The world of the singer-songwriter is much like that of comedians who traverse the Earth. Since you are often a solo performer, you travel light and work where you can just change, adjust and improvise on a whim. In addition, night after night of holding an audience in the palm of your hand for an hour or two is followed by the passage of time, while those you entertained shuffle back to their mundane lives.
Justin Townes Earle was brought on to this Earth to write. The son of Steve Earle and named after the great Townes Van Zandt, a lot of his mystique was in filling those big shoes. So, he did what every second-generation songwriter should do: he bucked convention.
Earle experimented with Blues, Folk, Soul, Bluegrass and Americana. He took Song of the Year in 2011 from the Americana Music Association for “Harlem River Blues.” The next year, he moved to London and delivered the homesick Soul of “Nothing's Gonna Change the Way You Feel About Me Now,” and it felt like he could do no wrong.
Earle added a band and further built his sound while digging deep into his own feelings about parents and love on “Single Mothers.” The songs began to feel like therapy sessions, and, as a fan, you were always at first affected by what he said and then hopeful that this would be the release of that burdensome weight. Its follow up “Absent Fathers” slices as deeply as its title.
“Kids in the Street” incorporated Rock into the mix (“Champagne Corolla”) and flirted with a reevaluation of mythic Blues (“Same Ol’ Stagolee.”) To say he was in pure voice at this time would be an understatement. His habit of drawing out words and spinning his lyrics around the chords of the song made them stand out from the rest. This discovery and the settlement of mixed feelings led to a sparkling record born from the Blues but as much of a middle-class testament as his father would make on “The Saint of Lost Causes.”
It felt like he had finally achieved his sound and while it was like his father’s, it was only reminiscent, not derivative. Rolling Stone wrote, “The son of Steve Earle has grown into a songwriter to rival his dad.”
Now, he’s gone, another artist lost to the chain of events that most suffer through: passion on paper, music to the ears, giving up their heart and soul for those minutes you actually listen to another voice who you don't know what they are saying – but you know what they are saying. The dichotomy of that is the finest line of all. Justin Townes Earle tightrope-walked above it for us all. The loss of him is a loss to all of us.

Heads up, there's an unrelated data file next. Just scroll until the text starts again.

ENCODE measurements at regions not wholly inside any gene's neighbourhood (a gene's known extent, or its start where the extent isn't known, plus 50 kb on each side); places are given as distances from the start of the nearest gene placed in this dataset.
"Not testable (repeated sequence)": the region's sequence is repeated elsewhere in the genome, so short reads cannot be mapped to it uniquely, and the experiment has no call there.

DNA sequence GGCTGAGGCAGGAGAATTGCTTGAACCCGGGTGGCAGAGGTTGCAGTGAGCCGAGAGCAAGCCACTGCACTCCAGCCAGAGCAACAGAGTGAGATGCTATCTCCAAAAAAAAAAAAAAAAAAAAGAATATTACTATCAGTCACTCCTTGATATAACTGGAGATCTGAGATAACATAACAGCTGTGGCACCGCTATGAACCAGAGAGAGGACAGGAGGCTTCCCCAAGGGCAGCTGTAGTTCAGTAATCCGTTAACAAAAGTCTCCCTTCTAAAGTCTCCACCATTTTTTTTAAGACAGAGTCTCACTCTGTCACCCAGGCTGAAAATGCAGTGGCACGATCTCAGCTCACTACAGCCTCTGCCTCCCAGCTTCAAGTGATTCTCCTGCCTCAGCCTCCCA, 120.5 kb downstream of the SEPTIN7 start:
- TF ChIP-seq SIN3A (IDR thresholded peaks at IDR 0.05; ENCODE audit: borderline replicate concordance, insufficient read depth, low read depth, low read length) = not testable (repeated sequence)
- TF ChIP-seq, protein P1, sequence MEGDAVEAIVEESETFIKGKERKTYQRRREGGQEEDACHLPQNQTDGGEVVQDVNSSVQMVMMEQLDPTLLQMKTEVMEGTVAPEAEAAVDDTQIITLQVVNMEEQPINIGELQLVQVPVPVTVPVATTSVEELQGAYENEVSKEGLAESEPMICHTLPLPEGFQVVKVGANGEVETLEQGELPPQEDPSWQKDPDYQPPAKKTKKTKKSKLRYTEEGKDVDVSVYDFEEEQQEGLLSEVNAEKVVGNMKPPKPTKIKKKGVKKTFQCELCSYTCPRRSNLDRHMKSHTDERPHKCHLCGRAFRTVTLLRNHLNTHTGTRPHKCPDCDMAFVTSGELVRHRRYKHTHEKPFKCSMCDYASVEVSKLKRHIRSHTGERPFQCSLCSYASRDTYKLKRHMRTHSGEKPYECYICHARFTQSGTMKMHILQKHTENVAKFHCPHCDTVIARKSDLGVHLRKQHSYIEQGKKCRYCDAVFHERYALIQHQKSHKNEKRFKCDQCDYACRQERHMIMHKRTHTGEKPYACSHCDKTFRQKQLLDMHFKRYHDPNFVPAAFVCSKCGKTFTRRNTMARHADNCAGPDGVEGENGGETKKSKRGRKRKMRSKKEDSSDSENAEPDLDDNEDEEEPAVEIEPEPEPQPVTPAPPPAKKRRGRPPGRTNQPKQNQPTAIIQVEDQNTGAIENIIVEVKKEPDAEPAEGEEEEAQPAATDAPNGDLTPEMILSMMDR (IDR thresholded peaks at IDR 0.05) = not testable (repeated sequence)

The importance of Metallica cannot be overstated. In the Eighties, as America is in its self-absorbed polychromatic haze of MTV post-New Wave Pop and Hair metal, the four horsemen planted themselves firmly in the monochromatic blistering Metal that would lead to the myriad of subgenres we have today.
Inspired by New Wave of British Heavy Metal bands (whom they covered almost perfectly on “Garage Days,”) their first four albums remain heavily played blasts of raw power and Metal's forced growth into Thrash and Hardcore and more as it absorbs Punk. “Kill Em All” still pounds like a jackhammer. “Ride The Lightning” cracks the NWOBHM sphere to expose their songwriting acumen. “Master of Puppets” begins their incorporation of extreme musicianship, while “And Justice For All” continues that growth into well-orchestrated parts.
Their 1999 collaboration with the San Francisco Symphony (S&M) was so successful that they decided to do it again. Over two nights last year, Metallica ran through a large swath of their catalog that largely goes unheard. Beginning with “The Call of Ktulu” (the closer on “Ride The Lightning”), the band and symphony quickly head for terra incognita blasting out favorites old (“For Whom The Bell Tolls”) and new (“Moth Into Flame,” possibly the best of the recent crop).
Following the symphony's thunderous performance of Prokofiev’s “Scythian Suite,” Metallica returns to help with the abstract “Iron Foundry.” Other high points include the principal bassist of the symphony handling the late Cliff Burton’s bass solo on “Anesthesia (Pulling Teeth)” and hard-charging trio of classics in “Wherever I May Roam,” “One” and “Master of Puppets.”
Finally, you may have seen Metallica perform before. However, the arrangement of the symphony around them really brings home how much this instrumentation helps the band continue to serve as an exemplar of the importance of Metal.
When one hears the singles from the latest Katy Perry, one wants to draw attention to it as different Katy. “Smile” actually incorporates more of her confident personality in its songs. The track “Smile” confesses that “Had a piece of humble pie/That evil trick saved my life.” While we know Perry went through a bout with depression and is now expecting her first child, “Smile” is a little too manufactured to maintain that hitmaker sound. Since Perry’s lyrics have grown so personal (“Daisies” incorporates “took those sticks and stones/showed them I could build a house/They tell me that I'm crazy/I’ll never let them change me”), they may have outgrown the “bursting out of your airbuds” style of production. “Smile” passes on personality and her songwriting skill, but it still leaves me thinking that the next album is the one to watch.